As many of you probably know, I was away on vacation the week that Microsoft released the Windows Vista February CTP (Community Technical Preview), build 5308. I actually did try to get the build a few times from the road, but low-speed and low-quality connections thwarted those efforts. No matter: I grabbed build 5308 as soon as I got home, installed it on four PCs, and got busy.
My initial reaction was muted. Despite the promise of this build being the first feature-complete version of Windows Vista to make its way outside the ivory towers of Microsoft's Redmond campus, build 5308, at first glance, seemed an awful lot like the previous CTP. There didn't appear to be any major new features, and on my first few installs, I experienced the same driver issues as I had on previous CTPs.
Then I installed it on my main desktop. I had been hoping for a version of Windows Vista that I could run regularly for some time, and the past few CTPs certainly didn't fill that bill. But after installing build 5308 on my Athlon 64-based desktop, I was shocked to discover that the only device that needed a driver was the audio card, and I already had a Vista-compatible driver for that. Soon, for the first time ever, I had a completely working Vista system, with all devices accounted for. Could it be?
It could. Not only was the driver situation improved dramatically, but software compatibility has been improved as well, though I'll save that discussion for later in the review. For now, please understand that I was getting ready to be very negative about this build. I was prepared to be unimpressed. But Microsoft has pulled a fast one. The February CTP isn't just good, it's great. In fact, I'm feeling better about Windows Vista than I have in a long, long time.
A step back: Re-examining the CTPs
To understand what I mean, let's take a look back at all of the CTPs that Microsoft has shipped since last September. At the Professional Developers Conference (PDC 2005) in Los Angeles in September 2005, Microsoft delivered the first Vista CTP, build 5219 (see my review). I noted then that build 5219 was "interesting but incomplete," lacking features like Windows Media Player 11, Movie Maker HD and DVD Maker. Hardware compatibility was abysmal, and numerous applications wouldn't install. In short, I was happy to have a more recent build, but lots was missing.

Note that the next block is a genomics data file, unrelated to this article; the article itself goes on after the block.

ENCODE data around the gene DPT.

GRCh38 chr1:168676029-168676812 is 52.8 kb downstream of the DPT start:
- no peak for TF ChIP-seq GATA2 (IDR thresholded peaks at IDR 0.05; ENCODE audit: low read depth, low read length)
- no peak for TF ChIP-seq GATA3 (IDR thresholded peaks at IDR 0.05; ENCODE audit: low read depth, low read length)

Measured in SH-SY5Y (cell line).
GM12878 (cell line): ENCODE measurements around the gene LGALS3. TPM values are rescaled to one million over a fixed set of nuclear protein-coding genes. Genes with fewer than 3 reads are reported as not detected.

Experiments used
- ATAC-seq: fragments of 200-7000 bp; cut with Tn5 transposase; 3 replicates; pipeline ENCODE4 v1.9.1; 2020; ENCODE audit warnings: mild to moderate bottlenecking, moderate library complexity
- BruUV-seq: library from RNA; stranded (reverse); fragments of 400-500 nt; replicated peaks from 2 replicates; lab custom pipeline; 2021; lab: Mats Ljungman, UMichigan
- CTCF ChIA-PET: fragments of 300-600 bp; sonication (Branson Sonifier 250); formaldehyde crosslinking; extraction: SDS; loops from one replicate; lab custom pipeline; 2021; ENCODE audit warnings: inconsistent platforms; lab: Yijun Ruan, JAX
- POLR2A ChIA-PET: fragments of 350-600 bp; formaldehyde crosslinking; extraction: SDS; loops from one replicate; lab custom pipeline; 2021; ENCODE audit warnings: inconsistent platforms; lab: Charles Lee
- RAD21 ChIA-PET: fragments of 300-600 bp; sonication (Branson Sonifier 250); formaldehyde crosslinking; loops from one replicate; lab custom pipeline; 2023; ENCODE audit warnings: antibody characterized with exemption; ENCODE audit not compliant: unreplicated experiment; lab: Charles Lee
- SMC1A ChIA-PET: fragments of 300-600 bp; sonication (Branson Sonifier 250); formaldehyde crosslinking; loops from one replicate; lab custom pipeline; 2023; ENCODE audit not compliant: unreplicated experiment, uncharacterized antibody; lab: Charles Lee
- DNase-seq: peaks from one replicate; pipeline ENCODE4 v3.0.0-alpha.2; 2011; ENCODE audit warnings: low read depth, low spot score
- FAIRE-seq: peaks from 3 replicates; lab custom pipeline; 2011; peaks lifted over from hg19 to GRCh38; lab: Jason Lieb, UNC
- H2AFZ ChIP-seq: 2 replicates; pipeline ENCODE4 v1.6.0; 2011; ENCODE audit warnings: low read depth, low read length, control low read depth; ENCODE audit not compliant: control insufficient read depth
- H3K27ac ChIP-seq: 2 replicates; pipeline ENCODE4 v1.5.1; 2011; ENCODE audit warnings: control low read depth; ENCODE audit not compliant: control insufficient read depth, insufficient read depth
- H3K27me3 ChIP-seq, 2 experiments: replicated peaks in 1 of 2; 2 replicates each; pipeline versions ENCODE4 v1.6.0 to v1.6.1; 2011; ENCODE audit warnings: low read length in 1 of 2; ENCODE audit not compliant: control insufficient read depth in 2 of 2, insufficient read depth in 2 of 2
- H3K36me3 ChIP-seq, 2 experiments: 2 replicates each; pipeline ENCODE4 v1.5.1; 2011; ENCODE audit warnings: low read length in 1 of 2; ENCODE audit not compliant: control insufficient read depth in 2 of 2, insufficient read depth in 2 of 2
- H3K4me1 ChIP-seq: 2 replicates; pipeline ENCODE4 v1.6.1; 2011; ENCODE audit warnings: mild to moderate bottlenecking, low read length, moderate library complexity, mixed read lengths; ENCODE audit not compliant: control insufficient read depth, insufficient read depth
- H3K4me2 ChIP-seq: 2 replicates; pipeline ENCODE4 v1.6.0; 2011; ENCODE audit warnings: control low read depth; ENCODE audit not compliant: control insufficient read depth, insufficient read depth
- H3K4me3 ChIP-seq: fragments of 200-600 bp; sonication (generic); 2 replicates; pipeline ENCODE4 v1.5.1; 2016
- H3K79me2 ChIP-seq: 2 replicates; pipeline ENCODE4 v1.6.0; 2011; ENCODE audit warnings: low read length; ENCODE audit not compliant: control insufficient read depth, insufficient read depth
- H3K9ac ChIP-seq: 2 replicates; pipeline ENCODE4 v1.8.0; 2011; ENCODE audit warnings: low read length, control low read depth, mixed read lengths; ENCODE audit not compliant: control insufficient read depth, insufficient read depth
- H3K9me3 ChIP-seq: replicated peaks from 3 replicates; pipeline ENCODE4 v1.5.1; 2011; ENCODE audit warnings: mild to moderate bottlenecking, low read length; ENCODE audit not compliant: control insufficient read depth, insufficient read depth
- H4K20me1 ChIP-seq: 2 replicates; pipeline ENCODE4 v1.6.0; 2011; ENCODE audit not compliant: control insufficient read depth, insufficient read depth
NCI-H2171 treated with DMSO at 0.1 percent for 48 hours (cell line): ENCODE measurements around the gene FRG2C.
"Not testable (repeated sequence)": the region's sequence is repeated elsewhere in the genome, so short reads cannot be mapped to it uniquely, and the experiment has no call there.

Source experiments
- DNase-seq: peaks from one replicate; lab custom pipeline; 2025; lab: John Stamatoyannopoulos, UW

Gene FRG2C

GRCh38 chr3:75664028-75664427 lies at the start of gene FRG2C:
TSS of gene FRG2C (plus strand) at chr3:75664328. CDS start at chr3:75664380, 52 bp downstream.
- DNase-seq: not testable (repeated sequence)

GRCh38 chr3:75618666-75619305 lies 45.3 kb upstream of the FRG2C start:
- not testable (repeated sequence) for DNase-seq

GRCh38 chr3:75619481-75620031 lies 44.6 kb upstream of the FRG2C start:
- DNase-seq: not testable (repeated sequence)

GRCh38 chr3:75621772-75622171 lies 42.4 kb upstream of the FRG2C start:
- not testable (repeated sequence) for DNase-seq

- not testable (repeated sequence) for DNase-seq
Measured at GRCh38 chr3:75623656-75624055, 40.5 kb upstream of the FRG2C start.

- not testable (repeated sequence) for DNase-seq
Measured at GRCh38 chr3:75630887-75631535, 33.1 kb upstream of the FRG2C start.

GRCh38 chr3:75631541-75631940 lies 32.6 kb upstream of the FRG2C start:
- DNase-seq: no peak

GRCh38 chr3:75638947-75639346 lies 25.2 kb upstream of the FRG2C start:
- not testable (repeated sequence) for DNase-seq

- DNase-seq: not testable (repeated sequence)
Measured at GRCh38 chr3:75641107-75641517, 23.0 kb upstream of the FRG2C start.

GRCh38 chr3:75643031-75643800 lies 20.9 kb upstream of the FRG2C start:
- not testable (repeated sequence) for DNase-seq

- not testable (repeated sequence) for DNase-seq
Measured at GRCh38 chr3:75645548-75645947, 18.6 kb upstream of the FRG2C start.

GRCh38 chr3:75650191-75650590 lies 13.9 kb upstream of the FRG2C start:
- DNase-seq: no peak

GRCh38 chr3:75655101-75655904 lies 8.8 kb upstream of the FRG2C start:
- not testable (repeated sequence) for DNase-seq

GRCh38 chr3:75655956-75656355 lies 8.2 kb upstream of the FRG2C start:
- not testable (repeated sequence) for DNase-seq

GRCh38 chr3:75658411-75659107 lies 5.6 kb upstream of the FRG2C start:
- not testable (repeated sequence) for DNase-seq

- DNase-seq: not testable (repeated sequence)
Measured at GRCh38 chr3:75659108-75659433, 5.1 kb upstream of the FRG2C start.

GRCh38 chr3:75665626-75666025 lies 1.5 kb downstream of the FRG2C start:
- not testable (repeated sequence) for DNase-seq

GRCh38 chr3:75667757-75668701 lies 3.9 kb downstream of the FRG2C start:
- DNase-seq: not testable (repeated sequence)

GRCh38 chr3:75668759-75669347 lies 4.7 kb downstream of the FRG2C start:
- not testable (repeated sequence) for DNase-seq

The second CTP was released in October. This CTP, build 5231, featured serious performance issues, many new bundled applications, and, most depressingly, the Vista version of Media Center (see my review). In that build, Media Center Vista was a disaster. (They've improved it a lot since, but it's still a huge step down from the version in Windows XP Media Center Edition 2005, which I'll discuss below.) The best news about 5231, of course, was that Microsoft shipped it so soon after the first CTP. Maybe the company was back on track after all.
Or not. In November, Microsoft elected to not deliver a CTP, and the company then pretended it didn't promise monthly builds. Ahem. In any event, after a bit of schedule reshuffling, the company shipped the December 2005 CTP, build 5270 (see my review). I was pretty happy with this version because it included marked improvements over the previous CTP, including a slightly revamped Media Center, and a number of subtle improvements that really changed the overall look and feel of the product, making it seem more refined. It still suffered from performance issues, missing drivers, various UI issues, and other bugs. But for the first time, things seemed on track again.
After that, the next CTP was set for February, with Microsoft promising the first feature-complete build. In late January, Microsoft co-president Jim Allchin sat down with me to discuss some of the changes that were coming (see my showcase) and talk up his favorite features. Honestly, I was happy to see things finally coming together, but it just seemed like Microsoft was spinning its wheels with Vista. Would this thing ever be done?
Build 5308 arrives
I want to be very clear here. Despite my initial misgivings, the February CTP is a major improvement over previous builds. Indeed, it is the first CTP that I can run regularly, as my main desktop. Suddenly, the impossible is possible. There's a lot to like here.
So much, in fact, that it's hard to know where to start. So let's start with what's new. If you look back at my review of the December CTP, you'll see that there were a wide number of improvements when compared to previous builds. The February CTP includes a similar number of improvements.